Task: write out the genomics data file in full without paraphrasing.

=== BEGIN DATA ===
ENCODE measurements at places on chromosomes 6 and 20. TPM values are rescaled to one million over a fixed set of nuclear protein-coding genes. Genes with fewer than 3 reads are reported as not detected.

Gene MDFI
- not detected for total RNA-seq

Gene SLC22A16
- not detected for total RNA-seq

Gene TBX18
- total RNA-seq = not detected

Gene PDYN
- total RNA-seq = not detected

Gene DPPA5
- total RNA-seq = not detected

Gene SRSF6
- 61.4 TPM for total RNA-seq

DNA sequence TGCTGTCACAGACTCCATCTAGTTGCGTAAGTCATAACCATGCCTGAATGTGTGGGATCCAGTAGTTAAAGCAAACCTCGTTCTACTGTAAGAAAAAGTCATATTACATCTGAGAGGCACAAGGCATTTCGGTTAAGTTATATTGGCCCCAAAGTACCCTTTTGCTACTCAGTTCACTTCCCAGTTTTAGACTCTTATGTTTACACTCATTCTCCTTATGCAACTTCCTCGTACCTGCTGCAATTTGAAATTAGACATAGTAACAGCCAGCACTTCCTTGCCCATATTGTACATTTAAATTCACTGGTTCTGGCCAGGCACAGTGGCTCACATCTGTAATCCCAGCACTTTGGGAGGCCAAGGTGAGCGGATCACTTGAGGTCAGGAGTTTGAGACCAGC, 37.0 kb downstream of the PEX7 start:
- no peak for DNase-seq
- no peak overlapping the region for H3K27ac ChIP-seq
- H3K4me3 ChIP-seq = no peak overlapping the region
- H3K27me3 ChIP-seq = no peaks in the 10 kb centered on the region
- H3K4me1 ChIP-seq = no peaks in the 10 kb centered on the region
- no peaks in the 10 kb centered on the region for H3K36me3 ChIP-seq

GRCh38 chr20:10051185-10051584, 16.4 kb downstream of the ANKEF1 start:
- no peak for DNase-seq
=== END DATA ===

ENCODE measurements at places on chromosomes 6 and 20. TPM values are rescaled to one million over a fixed set of nuclear protein-coding genes. Genes with fewer than 3 reads are reported as not detected.

Gene MDFI
- not detected for total RNA-seq

Gene SLC22A16
- not detected for total RNA-seq

Gene TBX18
- total RNA-seq = not detected

Gene PDYN
- total RNA-seq = not detected

Gene DPPA5
- total RNA-seq = not detected

Gene SRSF6
- 61.4 TPM for total RNA-seq

DNA sequence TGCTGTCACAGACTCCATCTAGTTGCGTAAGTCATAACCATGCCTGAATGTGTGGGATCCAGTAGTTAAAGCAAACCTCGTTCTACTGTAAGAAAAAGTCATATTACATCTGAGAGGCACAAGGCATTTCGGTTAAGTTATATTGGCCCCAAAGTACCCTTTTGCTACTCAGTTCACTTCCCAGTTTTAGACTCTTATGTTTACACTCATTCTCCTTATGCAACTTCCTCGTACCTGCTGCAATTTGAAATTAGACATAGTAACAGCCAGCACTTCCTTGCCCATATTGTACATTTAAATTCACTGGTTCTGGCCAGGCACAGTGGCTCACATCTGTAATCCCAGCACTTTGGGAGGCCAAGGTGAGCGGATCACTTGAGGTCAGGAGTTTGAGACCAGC, 37.0 kb downstream of the PEX7 start:
- no peak for DNase-seq
- no peak overlapping the region for H3K27ac ChIP-seq
- H3K4me3 ChIP-seq = no peak overlapping the region
- H3K27me3 ChIP-seq = no peaks in the 10 kb centered on the region
- H3K4me1 ChIP-seq = no peaks in the 10 kb centered on the region
- no peaks in the 10 kb centered on the region for H3K36me3 ChIP-seq

GRCh38 chr20:10051185-10051584, 16.4 kb downstream of the ANKEF1 start:
- no peak for DNase-seq